Porto, Nov 2017
Lost Memories was the second game we played at Porto Escape Game, and we were surprised to be ushered into the game without any briefing and without even depositing our belongings anywhere. That was because the briefing happened by video after we’d entered, complete with a requirement to place our phones in a safe and close it before receiving a code that would allow us to begin the game. It even has a bathroom within the game area for anyone caught short by the sudden start, though marked as off limits to exclude it from the actual game content.
The backstory is that we’re in the year 2147, in a dystopia where physical contact between humans is forbidden. However, this has precisely zero to do with the actual game except in the very loosest sense. Don’t expect a sci-fi set except for some funky lighting; it’s better described as an abstract themed game based around the concepts of sense and perception.
What it lacks in narrative though it makes up for in interesting, creative puzzles. They certainly cover all the senses (except taste, for which I’m grateful), and pack in an excellent selection of varied ideas, including quite a few that in another game would each rate as an interesting highlight.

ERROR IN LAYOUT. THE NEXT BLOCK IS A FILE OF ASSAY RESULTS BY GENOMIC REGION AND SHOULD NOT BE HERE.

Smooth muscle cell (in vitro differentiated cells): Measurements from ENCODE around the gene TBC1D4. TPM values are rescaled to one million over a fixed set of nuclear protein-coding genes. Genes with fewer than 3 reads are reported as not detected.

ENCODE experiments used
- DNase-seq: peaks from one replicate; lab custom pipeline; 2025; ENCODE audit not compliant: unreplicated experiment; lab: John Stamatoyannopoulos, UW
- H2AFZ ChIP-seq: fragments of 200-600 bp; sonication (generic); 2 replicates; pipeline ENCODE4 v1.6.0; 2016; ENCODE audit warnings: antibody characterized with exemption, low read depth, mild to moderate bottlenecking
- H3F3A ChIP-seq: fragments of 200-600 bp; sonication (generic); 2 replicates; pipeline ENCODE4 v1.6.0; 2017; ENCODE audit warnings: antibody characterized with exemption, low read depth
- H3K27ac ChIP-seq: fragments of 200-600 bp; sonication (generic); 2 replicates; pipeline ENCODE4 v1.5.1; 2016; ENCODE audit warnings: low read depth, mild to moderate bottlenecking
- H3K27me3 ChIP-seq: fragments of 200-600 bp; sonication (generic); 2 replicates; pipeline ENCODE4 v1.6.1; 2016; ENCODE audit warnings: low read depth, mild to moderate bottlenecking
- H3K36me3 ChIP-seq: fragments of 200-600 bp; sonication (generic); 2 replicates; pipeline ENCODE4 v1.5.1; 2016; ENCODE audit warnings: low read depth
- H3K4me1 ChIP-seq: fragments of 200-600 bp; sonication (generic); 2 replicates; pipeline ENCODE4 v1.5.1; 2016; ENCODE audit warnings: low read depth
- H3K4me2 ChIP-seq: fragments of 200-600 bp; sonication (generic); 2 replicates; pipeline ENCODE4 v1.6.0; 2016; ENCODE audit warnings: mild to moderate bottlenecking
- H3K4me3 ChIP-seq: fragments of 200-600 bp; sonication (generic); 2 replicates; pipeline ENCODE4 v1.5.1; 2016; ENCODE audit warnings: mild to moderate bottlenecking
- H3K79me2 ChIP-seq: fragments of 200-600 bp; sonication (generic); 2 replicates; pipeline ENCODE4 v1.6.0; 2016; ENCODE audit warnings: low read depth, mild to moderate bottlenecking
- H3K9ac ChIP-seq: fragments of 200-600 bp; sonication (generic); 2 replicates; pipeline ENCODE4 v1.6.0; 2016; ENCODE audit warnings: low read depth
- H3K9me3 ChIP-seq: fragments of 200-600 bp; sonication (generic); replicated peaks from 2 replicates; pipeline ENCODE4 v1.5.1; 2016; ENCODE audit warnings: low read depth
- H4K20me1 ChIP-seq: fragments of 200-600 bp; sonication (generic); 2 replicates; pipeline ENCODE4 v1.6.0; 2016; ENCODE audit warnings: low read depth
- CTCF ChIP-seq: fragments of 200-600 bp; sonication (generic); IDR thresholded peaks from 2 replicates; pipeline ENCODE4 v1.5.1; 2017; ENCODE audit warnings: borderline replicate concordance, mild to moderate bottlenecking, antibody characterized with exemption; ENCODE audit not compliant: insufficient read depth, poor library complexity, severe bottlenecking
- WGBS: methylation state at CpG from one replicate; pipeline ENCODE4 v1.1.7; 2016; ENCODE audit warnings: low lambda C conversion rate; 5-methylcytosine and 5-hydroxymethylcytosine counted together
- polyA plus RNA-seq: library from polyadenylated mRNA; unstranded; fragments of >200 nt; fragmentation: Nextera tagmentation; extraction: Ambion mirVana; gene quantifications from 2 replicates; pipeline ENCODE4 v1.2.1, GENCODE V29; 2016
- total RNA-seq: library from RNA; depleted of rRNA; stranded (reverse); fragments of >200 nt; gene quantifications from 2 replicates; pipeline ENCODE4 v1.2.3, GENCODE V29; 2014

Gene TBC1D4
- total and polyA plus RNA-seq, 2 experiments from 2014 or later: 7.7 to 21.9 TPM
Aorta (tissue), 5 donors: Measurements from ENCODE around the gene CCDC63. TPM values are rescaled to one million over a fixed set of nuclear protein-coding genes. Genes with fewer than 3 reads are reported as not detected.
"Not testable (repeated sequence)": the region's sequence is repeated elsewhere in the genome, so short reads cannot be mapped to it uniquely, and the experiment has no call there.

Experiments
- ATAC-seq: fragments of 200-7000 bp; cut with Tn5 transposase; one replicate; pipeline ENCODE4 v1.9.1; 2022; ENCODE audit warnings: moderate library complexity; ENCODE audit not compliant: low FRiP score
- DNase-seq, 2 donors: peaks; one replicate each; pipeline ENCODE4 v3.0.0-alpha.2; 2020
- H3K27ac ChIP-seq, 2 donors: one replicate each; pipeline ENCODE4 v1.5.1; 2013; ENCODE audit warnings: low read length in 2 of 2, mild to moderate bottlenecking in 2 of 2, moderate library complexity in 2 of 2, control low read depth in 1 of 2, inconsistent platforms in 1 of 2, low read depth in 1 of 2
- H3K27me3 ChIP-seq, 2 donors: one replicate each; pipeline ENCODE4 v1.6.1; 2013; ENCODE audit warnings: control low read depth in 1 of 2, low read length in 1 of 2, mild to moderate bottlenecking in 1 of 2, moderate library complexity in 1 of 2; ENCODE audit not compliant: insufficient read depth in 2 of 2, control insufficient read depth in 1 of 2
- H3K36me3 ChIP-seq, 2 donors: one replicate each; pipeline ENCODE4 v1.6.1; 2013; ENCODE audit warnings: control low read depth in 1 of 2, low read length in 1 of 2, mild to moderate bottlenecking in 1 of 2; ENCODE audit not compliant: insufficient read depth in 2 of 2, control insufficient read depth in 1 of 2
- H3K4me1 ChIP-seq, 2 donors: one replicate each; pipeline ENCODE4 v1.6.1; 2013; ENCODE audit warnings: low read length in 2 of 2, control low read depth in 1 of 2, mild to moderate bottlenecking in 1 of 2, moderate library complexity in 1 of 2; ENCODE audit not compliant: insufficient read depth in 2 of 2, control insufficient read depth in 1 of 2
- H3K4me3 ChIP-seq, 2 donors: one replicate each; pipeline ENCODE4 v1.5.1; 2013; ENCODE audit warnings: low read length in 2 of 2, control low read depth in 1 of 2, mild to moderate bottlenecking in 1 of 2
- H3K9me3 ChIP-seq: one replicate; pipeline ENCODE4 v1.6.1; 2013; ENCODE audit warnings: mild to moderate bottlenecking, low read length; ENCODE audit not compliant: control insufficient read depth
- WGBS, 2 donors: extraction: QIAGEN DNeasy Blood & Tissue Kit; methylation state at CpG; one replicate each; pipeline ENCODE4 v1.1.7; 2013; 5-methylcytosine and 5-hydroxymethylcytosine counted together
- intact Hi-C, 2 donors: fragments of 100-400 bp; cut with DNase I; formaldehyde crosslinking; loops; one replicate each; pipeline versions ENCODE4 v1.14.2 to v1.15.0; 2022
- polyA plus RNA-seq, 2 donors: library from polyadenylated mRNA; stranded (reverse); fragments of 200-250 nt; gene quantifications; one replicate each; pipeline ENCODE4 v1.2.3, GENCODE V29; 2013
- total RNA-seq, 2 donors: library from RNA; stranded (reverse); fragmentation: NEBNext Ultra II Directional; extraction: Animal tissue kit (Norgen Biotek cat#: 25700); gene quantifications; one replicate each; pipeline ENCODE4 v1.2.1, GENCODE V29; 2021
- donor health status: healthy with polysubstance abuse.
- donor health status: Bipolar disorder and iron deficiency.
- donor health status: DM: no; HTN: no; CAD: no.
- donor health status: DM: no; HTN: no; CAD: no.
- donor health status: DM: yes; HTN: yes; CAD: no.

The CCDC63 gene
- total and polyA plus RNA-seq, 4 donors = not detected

I’d nitpick a couple of small details. One puzzle type that’s notorious among enthusiasts for its ambiguity was paired with a safe that had a lock-out mechanism, which is a poor choice when players may understand what to do but need multiple guesses through no fault of their own. There was an unexpected second use of an item, though it wasn’t particularly unreasonable so maybe that just grated since it caught me out. And a couple of times electronic items flickered out in their functioning, though in neither case were we much affected.
None of that really detracted from what was a creative game of distinctive puzzles. I particularly enjoyed the clever use of physical space for a mid-game section; and the whole showed the same reliably good puzzle design we’d seen in the previous game at the venue. I’d booked in hoping for a dystopian sci-fi story with a futuristic story, but while that’s not what I got, I liked what we found instead.
Want another opinion? This room has also been reviewed by the following fine blogs: